Can I Cancel A Contract My Business Signed Because Of Covid-19/ Coronavirus Using The, Force Majeure Clause?

Following the declaration of Covid-19 as a pandemic and the unprecedented actions that many Governments are now applying to both businesses and individuals, many businesses are looking at the legal and contractual impacts they are facing as a result of this situation.

Restrictions on movements have resulted in the cancellation of nearly all public events and there is significant disruption to supply chains. Some disruption is due to limited availability of produce due to production facilities being unable to manufacture, but some sectors are literally crumbling under the sheer demand that a population essentially confined to its homes, requires.

Contractual Position

As a very simple summary, most UK businesses will have English Law contracts that require Party A to perform its obligations to Party B under that contract. Party A will be potentially liable Party B should it fail to do so. There are two key concepts that businesses will want to consider at the current time:

  1. Force majeure clause; and
  2. Frustration

What Is Force Majeure And Can I Use It?

If your contract contains a force majeure clause, it will usually set out in detail how the parties’ obligations are affected by a serious event or occurrence. A force majeure clause tries to predict the unpredictable. Each contract and each force majeure clauses differ, so each business will need to review the particular clause in question.

Altion Law is running a remote fixed fee consultation service where we can review and advise on Covid-19 business related issues.  These consultations are aimed at giving businesses access to legal advice at a fixed cost and with a swift turnaround.

If you would like to have a confidential discussion with a member of our team, please make a Free Enquiry, and we will call you back at a time that is suitable for you or you can contact us directly on 01908 414990.

However, key factors each business will need to consider include:

Does the wording permit the Covid-19 epidemic to be specifically covered as a force majeure event? Even if it is covered, there maybe other requirements that may still need to be satisfied to constitute force majeure, for example sending a written notice by a deadline.

Some clauses have wording that would be impacted if there has been a government decision or action, that prevents performance.

Clauses often use the word “reasonably”. Could Covid -19 have reasonably been provided against, avoided or overcome? Again, this will be down to the specific contract and the performance obligations of the Parties.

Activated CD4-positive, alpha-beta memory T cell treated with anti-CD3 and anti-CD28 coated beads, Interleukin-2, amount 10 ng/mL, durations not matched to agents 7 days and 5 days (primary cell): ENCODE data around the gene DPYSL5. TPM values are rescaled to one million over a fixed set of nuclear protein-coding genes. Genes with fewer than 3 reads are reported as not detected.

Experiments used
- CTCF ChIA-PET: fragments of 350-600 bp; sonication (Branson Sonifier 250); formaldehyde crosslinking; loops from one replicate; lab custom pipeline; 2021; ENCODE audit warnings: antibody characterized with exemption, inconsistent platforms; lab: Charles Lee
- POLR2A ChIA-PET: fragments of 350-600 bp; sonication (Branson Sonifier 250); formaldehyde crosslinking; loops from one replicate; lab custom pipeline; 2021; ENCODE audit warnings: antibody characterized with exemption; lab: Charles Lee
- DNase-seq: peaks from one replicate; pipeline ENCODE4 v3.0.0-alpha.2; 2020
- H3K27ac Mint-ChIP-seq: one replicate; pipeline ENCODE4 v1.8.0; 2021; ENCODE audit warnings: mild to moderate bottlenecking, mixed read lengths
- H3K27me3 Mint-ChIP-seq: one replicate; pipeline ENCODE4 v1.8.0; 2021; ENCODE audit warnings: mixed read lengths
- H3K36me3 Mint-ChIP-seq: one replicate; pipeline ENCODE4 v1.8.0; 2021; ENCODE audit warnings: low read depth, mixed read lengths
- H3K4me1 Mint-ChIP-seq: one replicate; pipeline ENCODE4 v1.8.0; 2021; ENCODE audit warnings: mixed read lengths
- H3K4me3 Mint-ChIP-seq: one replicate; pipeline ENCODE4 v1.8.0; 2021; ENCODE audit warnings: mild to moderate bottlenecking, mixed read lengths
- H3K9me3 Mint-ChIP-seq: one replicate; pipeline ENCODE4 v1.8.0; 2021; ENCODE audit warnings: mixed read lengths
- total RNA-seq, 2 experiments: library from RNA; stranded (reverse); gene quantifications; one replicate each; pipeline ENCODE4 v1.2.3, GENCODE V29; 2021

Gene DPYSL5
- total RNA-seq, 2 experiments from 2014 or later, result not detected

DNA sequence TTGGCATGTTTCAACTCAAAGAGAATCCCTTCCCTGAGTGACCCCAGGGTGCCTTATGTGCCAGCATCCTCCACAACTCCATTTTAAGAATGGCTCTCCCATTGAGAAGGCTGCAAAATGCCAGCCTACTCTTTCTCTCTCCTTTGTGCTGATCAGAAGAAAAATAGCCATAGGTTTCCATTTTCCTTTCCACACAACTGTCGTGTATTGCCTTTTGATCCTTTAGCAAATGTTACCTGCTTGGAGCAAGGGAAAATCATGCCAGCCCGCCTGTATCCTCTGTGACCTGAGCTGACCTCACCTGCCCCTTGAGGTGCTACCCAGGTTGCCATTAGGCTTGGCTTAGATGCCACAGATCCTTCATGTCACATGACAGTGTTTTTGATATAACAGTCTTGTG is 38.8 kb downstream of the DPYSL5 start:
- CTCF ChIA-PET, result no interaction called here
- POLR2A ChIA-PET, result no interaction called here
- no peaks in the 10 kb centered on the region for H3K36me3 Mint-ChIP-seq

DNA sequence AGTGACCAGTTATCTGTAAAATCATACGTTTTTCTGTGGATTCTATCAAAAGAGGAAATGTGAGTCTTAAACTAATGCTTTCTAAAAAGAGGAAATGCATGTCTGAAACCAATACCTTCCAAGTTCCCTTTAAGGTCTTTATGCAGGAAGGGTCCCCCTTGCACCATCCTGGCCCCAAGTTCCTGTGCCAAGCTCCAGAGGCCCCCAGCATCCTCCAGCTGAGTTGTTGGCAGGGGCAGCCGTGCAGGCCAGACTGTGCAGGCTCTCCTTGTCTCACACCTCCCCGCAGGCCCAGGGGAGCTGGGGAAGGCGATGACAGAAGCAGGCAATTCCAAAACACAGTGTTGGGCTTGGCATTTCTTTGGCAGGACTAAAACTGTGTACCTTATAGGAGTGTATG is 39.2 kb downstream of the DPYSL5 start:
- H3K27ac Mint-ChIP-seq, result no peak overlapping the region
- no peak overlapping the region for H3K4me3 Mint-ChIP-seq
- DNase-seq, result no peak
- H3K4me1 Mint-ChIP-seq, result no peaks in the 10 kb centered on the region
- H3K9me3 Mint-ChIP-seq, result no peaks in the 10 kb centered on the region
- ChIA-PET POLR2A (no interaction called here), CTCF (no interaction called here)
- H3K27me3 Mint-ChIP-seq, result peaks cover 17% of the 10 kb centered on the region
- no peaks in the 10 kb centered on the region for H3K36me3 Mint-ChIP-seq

What has the business done to take reasonable steps to mitigate or avoid the effects of the force majeure event? Most business will be under a duty to show they have tried to mitigate the impacts. It is unlikely that claiming force majeure when steps have not been taken to try and reduce the impact will be successful.

What Will Happen If I Claim Force Majeure?

Generally, you will be excused from performing your obligations for a particular period, this reduces the risk of the contract being terminated by default and often permits for extension to targeted times or deliveries etc.  Most often each company will bear its own costs but again each clause is different and compensation may be payable after a certain duration or certain costs are payable. Most contracts will permit an extended period of force majeure to lead to a right to terminate the contract.

What Is Frustration And Does Covid-19 Allow Me To Use This To Cancel A Contract?

If you do not have a force majeure clause, you may still have a remedy under the legal concept of Frustration.  It’s a very narrow area to define and but essentially a party can be discharged from its contractual obligations to Party B, if a change in circumstances makes it physically or commercially impossible to perform the contract.  The courts set a very high level that would have to be met and any company considering claiming frustration should take legal advice before doing so.  Altion Law can cover this advice in one of our remote fixed fee consultation services.

If you would like to have a confidential discussion with a member of our team, please make a Free Enquiry, and we will call you back at a time that is suitable for you or you can contact us directly on 01908 414990.

What Happens If I Am Successful?

If frustration applies, it allows the recovery of monies paid under the contract before it was discharged, subject to an allowance, (at the court’s discretion), for reasonable expenses incurred by the other party.

Altion Law are specialists at advising and representing parties with Commercial matters. Altion Law is running a remote fixed fee consultation service where we can review and advise on Covid-19 business related issues.  These consultations are aimed at giving businesses access to legal advice at a fixed cost and with a swift turnaround at a time where swift decisions need to be made.  If you would like to have a confidential discussion with a member of our team, please  Make a Free Enquiry, and we will call you back at a time that is suitable for you or you can contact us directly on 01908 414990.

Make A Free Enquiry

For a free enquiry, call us today on 01908 414990, email us at hello@altion-law.co.uk or complete our free enquiry request for a free, confidential and no obligation discussion and let one of our expert team discuss your situation and the options available to you.